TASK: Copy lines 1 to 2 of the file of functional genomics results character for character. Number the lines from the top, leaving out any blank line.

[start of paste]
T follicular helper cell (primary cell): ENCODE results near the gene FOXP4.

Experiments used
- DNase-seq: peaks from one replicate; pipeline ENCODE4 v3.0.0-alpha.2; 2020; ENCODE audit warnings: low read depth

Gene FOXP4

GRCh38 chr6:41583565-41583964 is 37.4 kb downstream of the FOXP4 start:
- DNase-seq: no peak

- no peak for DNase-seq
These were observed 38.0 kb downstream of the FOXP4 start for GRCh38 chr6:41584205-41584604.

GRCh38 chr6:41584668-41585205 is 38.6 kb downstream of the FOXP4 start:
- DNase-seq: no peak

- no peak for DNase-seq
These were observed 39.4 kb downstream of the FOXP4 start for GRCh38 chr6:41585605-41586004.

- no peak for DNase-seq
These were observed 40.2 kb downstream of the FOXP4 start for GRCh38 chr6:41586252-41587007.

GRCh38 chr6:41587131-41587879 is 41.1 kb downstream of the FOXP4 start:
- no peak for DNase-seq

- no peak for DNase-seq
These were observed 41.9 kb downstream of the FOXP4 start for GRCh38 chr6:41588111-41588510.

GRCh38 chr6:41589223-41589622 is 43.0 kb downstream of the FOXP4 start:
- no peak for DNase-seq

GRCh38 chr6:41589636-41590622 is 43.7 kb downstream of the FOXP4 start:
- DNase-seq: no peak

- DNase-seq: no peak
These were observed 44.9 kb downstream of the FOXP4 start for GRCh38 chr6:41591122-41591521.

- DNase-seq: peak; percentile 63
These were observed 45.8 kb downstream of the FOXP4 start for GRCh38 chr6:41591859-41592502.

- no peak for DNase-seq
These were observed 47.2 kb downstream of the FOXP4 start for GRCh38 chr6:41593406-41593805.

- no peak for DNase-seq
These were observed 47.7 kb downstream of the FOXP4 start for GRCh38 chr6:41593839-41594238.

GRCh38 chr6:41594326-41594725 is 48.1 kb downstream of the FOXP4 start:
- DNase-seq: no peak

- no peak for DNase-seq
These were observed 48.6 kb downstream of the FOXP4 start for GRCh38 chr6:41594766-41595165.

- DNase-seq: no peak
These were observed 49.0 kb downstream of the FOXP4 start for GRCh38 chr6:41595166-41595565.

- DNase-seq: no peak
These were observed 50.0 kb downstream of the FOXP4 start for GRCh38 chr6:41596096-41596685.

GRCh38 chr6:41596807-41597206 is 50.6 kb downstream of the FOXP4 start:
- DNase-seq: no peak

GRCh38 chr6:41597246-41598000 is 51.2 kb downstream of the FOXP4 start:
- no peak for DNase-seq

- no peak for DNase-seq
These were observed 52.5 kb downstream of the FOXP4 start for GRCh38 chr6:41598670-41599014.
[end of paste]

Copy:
T follicular helper cell (primary cell): ENCODE results near the gene FOXP4.

Experiments used